Lifeguard News of the Week July 28, 2016
Lifeguards devote their summer days to serving the community in water zones near and far, where they exercise their skills of safety, leadership, and good judgment. It is because of these diverse skills that many lifeguards have gone on to become major icons — we’re looking at Ronald Reagan, Vince Vaughn, Clint Eastwood, and Jack Nicholson. Famous or not, lifeguards play huge roles in drowning prevention all over the world. While few lifeguards receive the spotlight they deserve, here on Lifeguard Times we are dedicated to honoring their weekly heroic acts. Without further adieu, it’s time to explore lifeguard news this week.
Lifeguards Team Up with Off-Duty Cops to Save Totowa Pool Drowning Victim
A team of rescuers sprang into action to save a man who nearly drowned at a pool in Totowa, New Jersey. Reports say the samaritans didn’t think twice about helping the man in distress.
Alez Pezzino, a lifeguard for three years, realized how serious his job was while on duty at the Totowa Town Pool on Sunday. He administered CPR to the 71-year-old victim just after his colleague Matt Shpiruk and two off-duty police officers collaborated to rescue the man from the water.
“The man was swimming fine. Then he went under the rope to 8 feet and sunk like a stone,” Shpiruk said. The unidentified victim reportedly lost his pulse at one point.
Several bystanders witnessed the rescue and were shocked at the gravity of the situation. Director of Recreation John Manzinelli said in regards to the rescue, “He was blue — he was really blue– and he wasn’t breathing.”
The Totowa police officers confirmed the reports but refused excessive news coverage. Among one of the officers who helped, Gary Bierach, turned down camera shots saying “I don’t want to take credit away from the others that helped today. I was just doing my job.”
The survivor remains unidentified. According to his daughter, he would spend one more night in the intensive care unit but is expected to be okay.
Lifeguards extend warnings after pulling nearly 200 from surf
Lifeguards at Huntington Beach issued warnings to beach-goers on Sunday in response to an upsurge in the number of rescues that weekend. The rescues reportedly occurred along a quarter mile of the beach, just south of the Huntington Beach pier.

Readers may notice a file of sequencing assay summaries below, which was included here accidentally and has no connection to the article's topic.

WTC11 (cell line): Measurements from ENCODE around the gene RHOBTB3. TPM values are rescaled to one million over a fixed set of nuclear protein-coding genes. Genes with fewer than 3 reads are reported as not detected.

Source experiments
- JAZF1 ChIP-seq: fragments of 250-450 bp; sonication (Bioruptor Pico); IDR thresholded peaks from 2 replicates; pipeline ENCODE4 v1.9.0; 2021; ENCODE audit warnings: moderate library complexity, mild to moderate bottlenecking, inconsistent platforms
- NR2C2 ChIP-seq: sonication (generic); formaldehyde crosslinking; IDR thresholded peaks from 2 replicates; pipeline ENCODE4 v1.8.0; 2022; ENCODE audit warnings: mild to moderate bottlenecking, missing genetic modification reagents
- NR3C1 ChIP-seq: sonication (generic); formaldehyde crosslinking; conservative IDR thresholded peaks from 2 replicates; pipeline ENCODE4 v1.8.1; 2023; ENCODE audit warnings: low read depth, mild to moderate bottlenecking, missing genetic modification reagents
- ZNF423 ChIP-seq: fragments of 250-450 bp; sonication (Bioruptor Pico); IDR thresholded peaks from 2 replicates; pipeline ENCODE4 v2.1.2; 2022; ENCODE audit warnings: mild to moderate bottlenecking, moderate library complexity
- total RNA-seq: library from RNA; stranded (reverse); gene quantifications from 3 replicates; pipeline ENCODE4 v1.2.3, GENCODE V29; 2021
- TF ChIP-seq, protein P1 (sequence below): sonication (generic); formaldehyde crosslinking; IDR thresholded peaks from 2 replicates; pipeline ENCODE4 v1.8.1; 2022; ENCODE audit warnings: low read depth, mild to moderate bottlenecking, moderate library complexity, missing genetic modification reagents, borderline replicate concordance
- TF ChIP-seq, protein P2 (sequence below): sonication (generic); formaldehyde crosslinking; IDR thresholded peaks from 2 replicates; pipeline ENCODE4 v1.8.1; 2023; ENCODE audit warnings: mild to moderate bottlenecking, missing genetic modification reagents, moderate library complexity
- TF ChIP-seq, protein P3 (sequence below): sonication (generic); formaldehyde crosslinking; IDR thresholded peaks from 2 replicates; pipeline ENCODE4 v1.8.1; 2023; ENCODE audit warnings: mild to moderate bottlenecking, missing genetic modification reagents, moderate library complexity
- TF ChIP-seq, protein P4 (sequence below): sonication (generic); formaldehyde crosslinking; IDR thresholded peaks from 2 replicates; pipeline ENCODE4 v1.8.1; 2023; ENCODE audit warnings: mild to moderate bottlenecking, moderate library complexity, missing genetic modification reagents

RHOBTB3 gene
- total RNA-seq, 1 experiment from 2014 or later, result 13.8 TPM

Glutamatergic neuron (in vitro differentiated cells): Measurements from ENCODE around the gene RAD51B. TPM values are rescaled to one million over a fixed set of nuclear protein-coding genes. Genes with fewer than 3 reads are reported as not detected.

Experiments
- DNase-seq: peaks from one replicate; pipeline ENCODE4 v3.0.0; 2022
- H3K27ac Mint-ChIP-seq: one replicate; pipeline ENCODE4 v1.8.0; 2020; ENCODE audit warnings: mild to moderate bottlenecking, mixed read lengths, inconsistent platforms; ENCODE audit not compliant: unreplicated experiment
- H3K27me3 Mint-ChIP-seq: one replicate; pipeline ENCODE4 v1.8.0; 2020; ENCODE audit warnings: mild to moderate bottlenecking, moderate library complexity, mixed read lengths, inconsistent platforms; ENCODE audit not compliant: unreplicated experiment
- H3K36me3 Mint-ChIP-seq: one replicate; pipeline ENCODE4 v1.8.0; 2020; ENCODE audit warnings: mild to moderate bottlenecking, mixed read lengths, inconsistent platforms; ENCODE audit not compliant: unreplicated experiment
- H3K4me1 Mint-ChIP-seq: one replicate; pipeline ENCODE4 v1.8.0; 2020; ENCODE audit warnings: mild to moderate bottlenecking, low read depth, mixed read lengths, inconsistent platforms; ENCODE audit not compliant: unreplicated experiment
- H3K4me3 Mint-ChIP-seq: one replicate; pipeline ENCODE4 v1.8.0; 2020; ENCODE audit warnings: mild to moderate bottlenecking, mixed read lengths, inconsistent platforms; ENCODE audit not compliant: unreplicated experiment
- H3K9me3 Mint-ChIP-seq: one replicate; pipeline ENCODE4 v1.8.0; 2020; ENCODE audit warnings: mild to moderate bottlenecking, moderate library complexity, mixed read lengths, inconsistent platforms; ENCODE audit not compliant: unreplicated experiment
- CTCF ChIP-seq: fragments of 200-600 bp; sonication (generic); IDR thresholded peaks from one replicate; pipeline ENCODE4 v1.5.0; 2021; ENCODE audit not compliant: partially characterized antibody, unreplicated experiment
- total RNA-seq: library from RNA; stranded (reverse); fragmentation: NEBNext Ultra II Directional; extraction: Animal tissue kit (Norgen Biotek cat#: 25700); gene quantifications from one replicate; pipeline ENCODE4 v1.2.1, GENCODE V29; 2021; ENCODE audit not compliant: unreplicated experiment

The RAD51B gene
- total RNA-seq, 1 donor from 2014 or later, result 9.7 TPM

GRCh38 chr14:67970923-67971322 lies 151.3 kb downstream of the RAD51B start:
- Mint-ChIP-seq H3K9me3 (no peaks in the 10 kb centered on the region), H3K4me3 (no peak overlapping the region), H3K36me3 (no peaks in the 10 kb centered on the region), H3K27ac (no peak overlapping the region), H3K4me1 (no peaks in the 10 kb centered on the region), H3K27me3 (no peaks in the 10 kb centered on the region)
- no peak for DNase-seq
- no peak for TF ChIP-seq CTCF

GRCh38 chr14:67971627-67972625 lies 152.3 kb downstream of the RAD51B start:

City Lifeguards at Huntington Beach hauled about 200 people from the surf on Saturday between Towers 3 and 9 during a four- to five- hour time period. The rescues occurred primarily between 10 AM and 2 PM.
Huntington Beach Marine Safety Lieutenant Eric Dieterman says that “the high number of rescues was due to a combination of crowd density, high surf, and dangerous ocean conditions.” He recalls that “people were getting into rip currents and trapped in holes from an uneven ocean bottom. We had a couple of mass rescues with five or six people needing help at one time.”
A few of the rescued victims may not have known how to swim; however, the ocean conditions made it exceptionally difficult, even for those who knew how to swim. Dieterman says, “It’s important that people know what the ocean hazards mean,” he said. “If they’re near a lifeguard tower, they should ask about the prevailing ocean conditions and find out about the best place to swim.” Fortunately, city lifeguards were well-equipped to deal with the hazardous ocean conditions.
While the crowds during this opening weekend of the U.S. Open of Surfing were atypically small for a summer weekend, the numbers are expected to change. Once the finals get going, Huntington Beach may need to prepare for an influx of beach-goers. Regardless of an increase in attendees or not, the city lifeguards are taking this issue seriously and cautioning all local residents.
Cameron County Beach Patrol Adds Lifeguard Towers In Response to Recent Drownings
Beach Access 5 was previously notorious for drowning deaths, but it has recently been made more safe with the addition of lifeguard towers. The two towers were added Friday in anticipation of a busy summer rush.
Cameron County Beach Patrol Jesus Hernandez is happy with the addition. “With the recent amount of drownings at Access 5, it was decided that the county needed lifeguards up there, so we took a move on it. We made plans for it and the county accepted them,” he said.
Mario Silva, a 17-year-old who drowned at Access 5 in June, allegedly did not know how to swim and was out in the water on a boogie board. His mother told news outlets she watched him go under the water and never resurface. His body was found a few days later.
Cameron County Beach Patrol reminds people that lifeguards can’t patrol the entire beach access. Hernandez hopes the new towers will keep beach visitors safe but remains realistic in his expectations. He says, “Right now we only have two lifeguards and they’re covering so much coverage there.”
Hernandez advises beach attendees to stay near the lifeguard towers as proximity aids surveillance. Beach lover Melissa Robles intends to follow this advice, claiming that lifeguard towers make her feel safer. “We’ve come here before and that’s one of the reasons why we hadn’t been here in a couple of years,” she said with respect to the new towers. Robles says she will be bringing her children to Beach Access 5 more often now.
Lifeguards resume duty every day from 11:45 am. to 6:30 pm.╚
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This Week in Lifeguard News – Heroic Acts